Still, IT solutions can only go so far in a complex industry governed in the US by a patchwork of local, state and federal rules. One of the friction points vehicle subscription has encountered has been dealerships, which by statute have an exclusive right to sell new cars to the public. In December, the California New Car Dealers Association charged that Volvo was forcing dealers to bear greater insurance liabilities because its Care program offered flat insurance rates regardless of driver risk.
Carley of Clutch concedes that some dealers may have reservations about subscription. “It’s not a light undertaking; there are a number of ways it’s a departure from the existing business model — to have a continuous relationship with the customer and deliver vehicles to them and having a fleet to maintain where you’re potentially keeping a vehicle for longer than the handful of months a loaner may have,” he said, adding, “We’re helping to develop financial models.”
There’s no doubt that the subscription services offered by the European brands cater to the high end of the market. A 2018 US auto industry trend report by Edmunds found that in most cases, subscription was more costly than leasing over three years, especially in the case of Porsche and BMW. “To some degree it’s going to be a luxury thing, because it’s not necessarily cheaper, and I don’t really think it’s being pitched as cheaper,” Brinley of IHS said. “It’s being pitched as being convenient and easier.”
Automakers have been tight-lipped so far as to whether subscription services are making money, but Porsche executives said last year that the company’s Passport project in Atlanta should be seen as a test rather than a new and immediate source of new profit.
Tackling the volume market
Subscription so far hasn’t been a great option for budget-minded drivers, but this may be changing. Several services are aiming at the lower end of the market — and they also tend to be based on the other side of the country, closer to Bay Area, the birthplace of Uber and Lyft and a hotbed for innovation in mobility.
Canvas, which is owned by the Ford Motor Credit Company, the finance arm of the automaker, makes 2015-2016 Ford and Lincolns available to its subscribers at a range of price points. At the entry level, subscribers can get a Ford Fiesta for $379 a month, which includes insurance and routine maintenance.
While swapping for a different vehicle only costs $99, Allison Braley, Canvas’ head of marketing, said most of its customers aren’t interested in switching up their vehicles on a regular basis. “I think some other subscription services may be geared more toward a car enthusiast type who wants the flashiest, newest thing — and at higher price point,” she said. “That’s really not the customer we’re serving. We’re a longterm alternative to car leasing or car ownership for many people who know their needs might change.”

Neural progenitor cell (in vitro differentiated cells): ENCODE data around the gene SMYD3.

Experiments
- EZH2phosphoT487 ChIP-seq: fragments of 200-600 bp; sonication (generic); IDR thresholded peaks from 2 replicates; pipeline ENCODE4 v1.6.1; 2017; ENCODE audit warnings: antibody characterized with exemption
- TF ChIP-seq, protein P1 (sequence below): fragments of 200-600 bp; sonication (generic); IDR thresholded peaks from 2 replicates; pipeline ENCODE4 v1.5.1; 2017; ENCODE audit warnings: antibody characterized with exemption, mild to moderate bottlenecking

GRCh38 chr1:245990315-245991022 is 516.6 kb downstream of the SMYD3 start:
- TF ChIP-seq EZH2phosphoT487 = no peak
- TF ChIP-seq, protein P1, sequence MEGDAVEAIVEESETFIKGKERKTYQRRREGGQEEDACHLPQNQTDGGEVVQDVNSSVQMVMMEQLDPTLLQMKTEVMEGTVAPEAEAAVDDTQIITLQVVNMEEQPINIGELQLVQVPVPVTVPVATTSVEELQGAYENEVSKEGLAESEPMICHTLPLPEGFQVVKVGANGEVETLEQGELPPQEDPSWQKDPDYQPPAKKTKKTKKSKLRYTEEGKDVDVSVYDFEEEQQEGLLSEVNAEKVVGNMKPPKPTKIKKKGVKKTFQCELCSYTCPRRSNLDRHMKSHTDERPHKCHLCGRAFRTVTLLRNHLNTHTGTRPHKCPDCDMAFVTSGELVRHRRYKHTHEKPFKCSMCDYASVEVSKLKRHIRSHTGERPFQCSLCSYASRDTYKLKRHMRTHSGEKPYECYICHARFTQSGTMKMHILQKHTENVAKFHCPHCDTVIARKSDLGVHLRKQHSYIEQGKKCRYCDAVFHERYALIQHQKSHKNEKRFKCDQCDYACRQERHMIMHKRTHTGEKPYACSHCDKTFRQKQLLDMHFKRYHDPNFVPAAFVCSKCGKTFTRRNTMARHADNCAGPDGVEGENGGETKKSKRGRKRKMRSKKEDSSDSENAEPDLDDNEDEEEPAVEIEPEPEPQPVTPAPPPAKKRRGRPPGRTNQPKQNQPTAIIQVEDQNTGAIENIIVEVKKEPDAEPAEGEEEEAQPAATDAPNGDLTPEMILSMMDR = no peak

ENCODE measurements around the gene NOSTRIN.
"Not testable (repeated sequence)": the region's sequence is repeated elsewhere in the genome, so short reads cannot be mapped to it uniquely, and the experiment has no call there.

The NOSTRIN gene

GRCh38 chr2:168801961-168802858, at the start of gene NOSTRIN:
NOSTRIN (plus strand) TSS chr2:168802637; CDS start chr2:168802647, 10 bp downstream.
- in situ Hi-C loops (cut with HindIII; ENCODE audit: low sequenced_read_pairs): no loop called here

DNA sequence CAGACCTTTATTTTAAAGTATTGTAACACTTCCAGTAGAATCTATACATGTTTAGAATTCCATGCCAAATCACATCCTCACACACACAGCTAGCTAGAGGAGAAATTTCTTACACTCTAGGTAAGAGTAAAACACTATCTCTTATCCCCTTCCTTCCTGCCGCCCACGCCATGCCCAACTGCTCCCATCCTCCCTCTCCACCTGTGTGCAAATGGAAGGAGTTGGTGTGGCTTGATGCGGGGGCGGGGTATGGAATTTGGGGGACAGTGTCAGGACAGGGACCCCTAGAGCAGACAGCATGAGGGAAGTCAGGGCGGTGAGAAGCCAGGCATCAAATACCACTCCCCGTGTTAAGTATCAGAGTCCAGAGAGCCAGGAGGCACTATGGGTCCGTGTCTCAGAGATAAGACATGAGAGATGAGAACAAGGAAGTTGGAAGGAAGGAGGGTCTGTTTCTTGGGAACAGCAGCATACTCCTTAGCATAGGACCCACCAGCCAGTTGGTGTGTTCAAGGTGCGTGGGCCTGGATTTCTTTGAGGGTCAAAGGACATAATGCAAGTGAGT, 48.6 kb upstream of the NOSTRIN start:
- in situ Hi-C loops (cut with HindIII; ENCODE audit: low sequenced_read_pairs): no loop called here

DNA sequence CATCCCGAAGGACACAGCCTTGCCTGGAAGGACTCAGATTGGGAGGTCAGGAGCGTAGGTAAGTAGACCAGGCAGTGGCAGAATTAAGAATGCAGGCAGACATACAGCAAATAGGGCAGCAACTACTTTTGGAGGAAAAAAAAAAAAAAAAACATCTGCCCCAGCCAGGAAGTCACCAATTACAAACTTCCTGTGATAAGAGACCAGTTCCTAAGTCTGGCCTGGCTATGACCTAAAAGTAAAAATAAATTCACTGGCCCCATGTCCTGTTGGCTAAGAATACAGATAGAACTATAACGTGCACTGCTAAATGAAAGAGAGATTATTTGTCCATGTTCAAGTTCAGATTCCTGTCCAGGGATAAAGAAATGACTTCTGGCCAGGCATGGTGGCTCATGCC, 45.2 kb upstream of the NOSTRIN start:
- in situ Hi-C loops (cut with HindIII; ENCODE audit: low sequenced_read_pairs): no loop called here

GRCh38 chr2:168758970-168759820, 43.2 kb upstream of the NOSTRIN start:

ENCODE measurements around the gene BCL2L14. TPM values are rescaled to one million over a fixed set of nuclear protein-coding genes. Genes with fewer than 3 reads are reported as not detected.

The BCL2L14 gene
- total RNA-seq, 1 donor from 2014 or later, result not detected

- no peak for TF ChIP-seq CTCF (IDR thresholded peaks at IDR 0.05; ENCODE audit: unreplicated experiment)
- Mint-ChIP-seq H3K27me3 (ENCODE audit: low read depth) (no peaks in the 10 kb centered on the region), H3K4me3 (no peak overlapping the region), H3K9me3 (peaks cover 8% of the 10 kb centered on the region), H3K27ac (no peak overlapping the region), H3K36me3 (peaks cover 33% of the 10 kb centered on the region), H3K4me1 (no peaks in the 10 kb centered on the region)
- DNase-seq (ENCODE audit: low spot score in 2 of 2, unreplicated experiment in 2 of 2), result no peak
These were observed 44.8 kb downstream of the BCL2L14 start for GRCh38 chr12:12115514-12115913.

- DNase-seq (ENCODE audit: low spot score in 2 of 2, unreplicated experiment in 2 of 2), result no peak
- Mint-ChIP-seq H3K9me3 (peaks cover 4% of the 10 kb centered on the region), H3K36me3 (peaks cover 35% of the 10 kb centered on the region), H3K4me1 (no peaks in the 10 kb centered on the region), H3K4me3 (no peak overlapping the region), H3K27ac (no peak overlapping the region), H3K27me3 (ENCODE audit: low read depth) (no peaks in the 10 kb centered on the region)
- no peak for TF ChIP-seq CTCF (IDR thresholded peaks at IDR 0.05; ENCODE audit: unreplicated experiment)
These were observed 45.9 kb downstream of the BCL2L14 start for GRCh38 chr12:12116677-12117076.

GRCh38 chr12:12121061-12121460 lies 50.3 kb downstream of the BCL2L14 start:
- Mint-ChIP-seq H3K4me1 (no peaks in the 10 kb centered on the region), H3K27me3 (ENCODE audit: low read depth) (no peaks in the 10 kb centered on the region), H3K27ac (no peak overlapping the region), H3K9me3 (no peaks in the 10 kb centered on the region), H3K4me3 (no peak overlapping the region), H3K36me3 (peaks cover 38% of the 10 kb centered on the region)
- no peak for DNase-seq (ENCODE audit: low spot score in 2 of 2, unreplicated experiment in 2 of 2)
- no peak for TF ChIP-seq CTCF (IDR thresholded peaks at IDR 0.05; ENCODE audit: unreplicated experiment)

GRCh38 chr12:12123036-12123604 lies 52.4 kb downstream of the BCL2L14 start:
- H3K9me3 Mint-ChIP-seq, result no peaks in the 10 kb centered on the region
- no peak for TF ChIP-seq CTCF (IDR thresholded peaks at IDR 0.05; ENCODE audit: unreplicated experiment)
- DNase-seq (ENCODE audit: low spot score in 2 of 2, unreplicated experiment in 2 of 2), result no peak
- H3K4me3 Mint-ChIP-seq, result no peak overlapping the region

Perhaps the apotheosis of the burgeoning Silicon Valley vehicle subscription movement is Fair, a startup that began operating in 2017. The company’s primary clientele today is ride-hailing drivers, having acquired Uber’s vehicle leasing business. The company says it has about 20,000 customers, 14,000 of them ride-share drivers.
Fair offers a wide range of pre-owned vehicle makes and models for an average cost of $350 a month. The company prides itself on offering a purely digital car-shopping experience. “It’s a big piece of why we’re unique, being able to sign for a car with a finger on a phone,” said Derek Callow, Fair’s chief marketing officer. “We spent over a year getting to the point where we could deliver a digital signature for a car.”
Both Fair and Canvas avoid potentially thorny issues with dealers by purchasing the cars they offer to subscribers. In Fair’s case, vehicles are purchased from dealerships, and it allows subscribers to check out a vehicle on the lot and have it for a three-day trial. Canvas is limited to the Los Angeles and San Francisco areas, while Fair is available in selected metro areas around the US.
Callow says Fair provides an option for a segment of the market that might not have solid credit histories or the means to make large down-payments, such as recent immigrants. At the same time, the service allows customers to avoid the “emotionally stressful” experience of buying a vehicle on a lot. “There’s a lot about the process that’s pretty broken,” he said.
Both the high-end subscription services and the more budget-minded startups have visions of expansion. But their limited availability and growth so far indicates that subscription is a ways from taking over the auto industry. Nevertheless, from Adam Carley’s perspective at Clutch, it’s only a matter of time before the kinks get worked out and subscription surges in popularity. “This is about as viral a product as I’m aware of,” he said.